Celebrating National Florida Day and Florida’s Literary History

January 25 is National Florida Day, the one day set aside every year for the citizens of the other forty-nine states to celebrate the fact that their state is not as crazy as Florida. In fact, Florida is surprisingly rich in literary history, with the likes of Zora Neale Hurston, Marjorie Kinnan Rawlings, Harriet Beecher Stowe, and Ernest Hemingway all finding inspiration for their literary works while living in the state. Malone’s New Literary Map of Florida is an interesting piece, painstakingly compiled and illustrated by E.T. Malone. Malone is a journalist, editor, author, cartoonist, and an ordained Episcopalian Deacon. Living in North Carolina, he produced Literary Maps for the states of North Carolina, Georgia, and Florida between 1990 and 2001. Can you find your favorite literary figures from Florida on this map?

National Florida Day

January 25 is National Florida Day. Florida joined the United States of America as the 27th state on March 3, 1845. It is unclear why January 25 was chosen as National Florida Day, nor are there any apparent instructions on ways to celebrate. So here’s my suggestion for a great way to pay homage to the state that gave us the Fountain of Youth, lovebugs, hanging chads, and of course, #floridaman.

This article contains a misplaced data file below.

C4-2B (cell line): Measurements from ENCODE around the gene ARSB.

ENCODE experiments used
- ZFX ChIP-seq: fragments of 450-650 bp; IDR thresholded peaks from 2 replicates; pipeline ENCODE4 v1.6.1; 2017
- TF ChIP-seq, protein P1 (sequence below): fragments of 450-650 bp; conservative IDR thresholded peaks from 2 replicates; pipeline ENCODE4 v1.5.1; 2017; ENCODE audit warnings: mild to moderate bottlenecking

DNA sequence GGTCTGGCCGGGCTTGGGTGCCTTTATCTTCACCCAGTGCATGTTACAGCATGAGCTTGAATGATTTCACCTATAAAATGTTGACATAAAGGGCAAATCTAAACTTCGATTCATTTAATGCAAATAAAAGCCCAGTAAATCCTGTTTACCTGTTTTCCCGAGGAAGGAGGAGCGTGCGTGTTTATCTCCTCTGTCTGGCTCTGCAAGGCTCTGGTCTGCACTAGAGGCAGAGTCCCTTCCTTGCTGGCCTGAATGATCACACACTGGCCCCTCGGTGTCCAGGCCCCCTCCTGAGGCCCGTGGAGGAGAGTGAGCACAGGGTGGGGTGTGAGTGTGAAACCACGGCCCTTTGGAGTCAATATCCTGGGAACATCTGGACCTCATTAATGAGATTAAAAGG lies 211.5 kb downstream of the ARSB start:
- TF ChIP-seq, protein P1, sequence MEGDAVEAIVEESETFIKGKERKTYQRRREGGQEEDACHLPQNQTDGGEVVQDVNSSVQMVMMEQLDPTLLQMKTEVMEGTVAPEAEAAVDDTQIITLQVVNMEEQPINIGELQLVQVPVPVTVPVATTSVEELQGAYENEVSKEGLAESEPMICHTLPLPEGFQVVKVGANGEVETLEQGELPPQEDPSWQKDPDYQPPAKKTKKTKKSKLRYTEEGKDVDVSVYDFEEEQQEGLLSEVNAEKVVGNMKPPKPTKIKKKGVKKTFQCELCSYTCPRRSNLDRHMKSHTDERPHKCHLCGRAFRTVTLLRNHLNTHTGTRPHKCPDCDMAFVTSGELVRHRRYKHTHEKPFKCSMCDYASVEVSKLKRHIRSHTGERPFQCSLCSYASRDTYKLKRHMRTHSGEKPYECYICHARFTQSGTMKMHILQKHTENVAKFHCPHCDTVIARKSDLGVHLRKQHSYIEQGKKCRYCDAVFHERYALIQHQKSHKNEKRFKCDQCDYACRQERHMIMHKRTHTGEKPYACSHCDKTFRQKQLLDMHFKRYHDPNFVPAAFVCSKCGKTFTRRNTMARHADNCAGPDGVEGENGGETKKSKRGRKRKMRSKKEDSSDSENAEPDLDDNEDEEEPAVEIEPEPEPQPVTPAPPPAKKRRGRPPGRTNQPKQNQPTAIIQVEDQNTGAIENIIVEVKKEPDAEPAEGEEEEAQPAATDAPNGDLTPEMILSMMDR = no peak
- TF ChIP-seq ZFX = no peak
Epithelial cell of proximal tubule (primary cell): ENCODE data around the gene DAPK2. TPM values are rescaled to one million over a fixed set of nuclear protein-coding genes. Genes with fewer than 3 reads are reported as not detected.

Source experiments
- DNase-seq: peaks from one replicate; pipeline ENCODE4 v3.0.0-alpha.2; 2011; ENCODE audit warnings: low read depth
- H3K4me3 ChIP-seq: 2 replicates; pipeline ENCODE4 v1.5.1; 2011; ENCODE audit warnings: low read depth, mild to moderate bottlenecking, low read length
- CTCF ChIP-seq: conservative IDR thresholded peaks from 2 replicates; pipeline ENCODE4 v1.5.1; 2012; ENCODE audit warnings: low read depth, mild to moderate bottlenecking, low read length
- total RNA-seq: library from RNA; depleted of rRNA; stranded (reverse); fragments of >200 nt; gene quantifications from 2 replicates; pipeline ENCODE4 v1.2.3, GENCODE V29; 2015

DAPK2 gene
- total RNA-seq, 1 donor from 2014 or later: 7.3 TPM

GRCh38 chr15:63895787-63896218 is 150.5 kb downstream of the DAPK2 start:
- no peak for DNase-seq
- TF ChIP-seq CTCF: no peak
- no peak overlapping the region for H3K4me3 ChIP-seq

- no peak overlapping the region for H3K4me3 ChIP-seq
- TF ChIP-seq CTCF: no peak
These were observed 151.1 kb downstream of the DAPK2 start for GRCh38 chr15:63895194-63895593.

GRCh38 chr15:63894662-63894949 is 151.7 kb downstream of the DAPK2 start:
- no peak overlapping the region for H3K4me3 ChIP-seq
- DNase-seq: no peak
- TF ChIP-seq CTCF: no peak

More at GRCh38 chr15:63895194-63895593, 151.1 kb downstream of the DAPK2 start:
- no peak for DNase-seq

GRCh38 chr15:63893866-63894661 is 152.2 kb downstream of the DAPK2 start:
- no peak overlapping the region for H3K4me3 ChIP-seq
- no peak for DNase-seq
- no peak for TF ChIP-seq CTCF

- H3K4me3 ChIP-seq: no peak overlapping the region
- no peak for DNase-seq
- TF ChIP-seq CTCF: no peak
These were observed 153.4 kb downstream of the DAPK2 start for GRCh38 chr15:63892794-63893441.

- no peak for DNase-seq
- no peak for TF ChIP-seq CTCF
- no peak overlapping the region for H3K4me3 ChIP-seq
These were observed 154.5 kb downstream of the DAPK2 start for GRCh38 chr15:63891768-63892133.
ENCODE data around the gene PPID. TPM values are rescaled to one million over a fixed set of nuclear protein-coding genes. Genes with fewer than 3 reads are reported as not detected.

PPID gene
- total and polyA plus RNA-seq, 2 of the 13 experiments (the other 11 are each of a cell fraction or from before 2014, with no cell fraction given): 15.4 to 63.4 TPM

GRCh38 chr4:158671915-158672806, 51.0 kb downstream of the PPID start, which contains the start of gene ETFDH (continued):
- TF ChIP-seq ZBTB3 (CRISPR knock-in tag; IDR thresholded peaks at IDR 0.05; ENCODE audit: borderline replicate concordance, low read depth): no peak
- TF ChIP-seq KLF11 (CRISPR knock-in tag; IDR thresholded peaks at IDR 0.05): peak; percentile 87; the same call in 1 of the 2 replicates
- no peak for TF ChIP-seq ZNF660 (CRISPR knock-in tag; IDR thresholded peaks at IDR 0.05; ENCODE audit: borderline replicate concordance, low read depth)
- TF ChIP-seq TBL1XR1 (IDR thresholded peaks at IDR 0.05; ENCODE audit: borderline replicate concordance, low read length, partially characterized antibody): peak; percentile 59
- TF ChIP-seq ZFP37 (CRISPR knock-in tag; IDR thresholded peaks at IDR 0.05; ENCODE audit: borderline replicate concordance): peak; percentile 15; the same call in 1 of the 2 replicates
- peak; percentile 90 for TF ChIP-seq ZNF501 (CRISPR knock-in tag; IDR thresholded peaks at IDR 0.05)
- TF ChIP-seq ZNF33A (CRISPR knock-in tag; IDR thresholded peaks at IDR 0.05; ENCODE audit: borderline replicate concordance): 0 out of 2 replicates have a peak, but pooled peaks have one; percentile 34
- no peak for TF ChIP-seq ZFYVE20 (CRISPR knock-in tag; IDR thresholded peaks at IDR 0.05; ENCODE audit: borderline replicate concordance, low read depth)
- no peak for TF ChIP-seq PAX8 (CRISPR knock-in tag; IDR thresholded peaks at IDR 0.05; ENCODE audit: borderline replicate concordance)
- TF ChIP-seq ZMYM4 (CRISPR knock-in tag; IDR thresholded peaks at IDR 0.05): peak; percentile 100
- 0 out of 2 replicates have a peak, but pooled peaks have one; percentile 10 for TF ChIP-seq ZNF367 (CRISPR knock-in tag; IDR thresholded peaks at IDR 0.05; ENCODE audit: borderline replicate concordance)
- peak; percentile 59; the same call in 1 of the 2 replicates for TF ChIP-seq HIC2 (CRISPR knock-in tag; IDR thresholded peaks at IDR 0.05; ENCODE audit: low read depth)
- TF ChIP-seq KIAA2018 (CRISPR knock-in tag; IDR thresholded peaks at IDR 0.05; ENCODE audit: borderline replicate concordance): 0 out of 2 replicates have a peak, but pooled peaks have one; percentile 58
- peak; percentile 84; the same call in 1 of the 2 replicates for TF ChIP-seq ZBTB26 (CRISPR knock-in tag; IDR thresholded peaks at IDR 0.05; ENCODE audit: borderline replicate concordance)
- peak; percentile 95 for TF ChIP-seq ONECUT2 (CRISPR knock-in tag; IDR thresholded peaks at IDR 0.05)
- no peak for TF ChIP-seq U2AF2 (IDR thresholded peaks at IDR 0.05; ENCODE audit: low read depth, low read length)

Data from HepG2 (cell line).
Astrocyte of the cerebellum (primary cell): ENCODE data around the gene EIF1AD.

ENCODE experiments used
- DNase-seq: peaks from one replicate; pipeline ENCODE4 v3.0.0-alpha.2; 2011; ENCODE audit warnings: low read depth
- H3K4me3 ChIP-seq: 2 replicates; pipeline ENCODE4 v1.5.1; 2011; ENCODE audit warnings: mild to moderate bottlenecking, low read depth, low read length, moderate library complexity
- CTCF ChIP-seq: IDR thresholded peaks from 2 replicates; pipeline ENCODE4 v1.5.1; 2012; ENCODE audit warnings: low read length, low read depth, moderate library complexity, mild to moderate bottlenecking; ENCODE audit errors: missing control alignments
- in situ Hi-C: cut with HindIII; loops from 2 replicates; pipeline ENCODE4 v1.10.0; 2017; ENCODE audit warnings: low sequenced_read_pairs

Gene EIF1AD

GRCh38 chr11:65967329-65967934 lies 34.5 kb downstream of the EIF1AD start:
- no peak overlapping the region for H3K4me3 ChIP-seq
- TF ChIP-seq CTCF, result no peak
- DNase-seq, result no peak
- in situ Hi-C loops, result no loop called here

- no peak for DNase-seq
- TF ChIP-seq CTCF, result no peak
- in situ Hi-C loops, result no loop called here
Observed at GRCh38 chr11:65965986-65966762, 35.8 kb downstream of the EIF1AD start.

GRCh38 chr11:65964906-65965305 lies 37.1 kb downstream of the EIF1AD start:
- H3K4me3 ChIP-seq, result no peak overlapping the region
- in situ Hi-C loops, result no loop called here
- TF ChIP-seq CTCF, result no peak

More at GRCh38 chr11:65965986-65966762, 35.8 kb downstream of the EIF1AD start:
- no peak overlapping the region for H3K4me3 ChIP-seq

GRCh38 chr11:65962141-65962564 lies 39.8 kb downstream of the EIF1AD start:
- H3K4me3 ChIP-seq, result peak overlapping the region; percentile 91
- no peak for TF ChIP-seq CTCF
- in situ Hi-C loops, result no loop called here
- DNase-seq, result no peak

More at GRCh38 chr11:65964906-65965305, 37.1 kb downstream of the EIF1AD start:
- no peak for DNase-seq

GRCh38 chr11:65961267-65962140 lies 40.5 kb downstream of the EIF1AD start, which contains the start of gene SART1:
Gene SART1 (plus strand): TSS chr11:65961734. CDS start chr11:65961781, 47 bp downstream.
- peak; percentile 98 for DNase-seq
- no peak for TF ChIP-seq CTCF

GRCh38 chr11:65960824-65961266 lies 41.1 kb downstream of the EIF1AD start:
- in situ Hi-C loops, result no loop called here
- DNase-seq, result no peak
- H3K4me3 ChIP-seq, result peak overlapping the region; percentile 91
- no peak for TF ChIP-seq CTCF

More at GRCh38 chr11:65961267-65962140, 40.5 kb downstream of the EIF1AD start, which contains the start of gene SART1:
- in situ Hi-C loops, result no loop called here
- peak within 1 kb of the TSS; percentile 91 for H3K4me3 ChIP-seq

1. Slip into a pair of flip flops.
  2. Mix up a batch of Florida Cracker Sours: For each glass, put 2-3 slices of orange in the bottom of a ball jar or glass and press. Add 3-4 tablespoons of fresh orange juice, 3-4 tablespoons lemon juice, 2 tablespoons simple syrup, 1/4 cup whiskey. Stir, then garnish with orange and lemon slices.
  3. With your Florida Cracker Sour(s) in hand, proceed to the porch and sit down, ideally on a swing with a squeaky chain, but if not, a nice wooden rocker will do, and settle in with one of the following Florida authors’ works:

Cross Creek  by Marjorie Kinnan Rawlings
A Land Remembered by Patrick D. Smith
Their Eyes Were Watching God by Zora Neale Hurston
Florida Frenzy by Harry Crews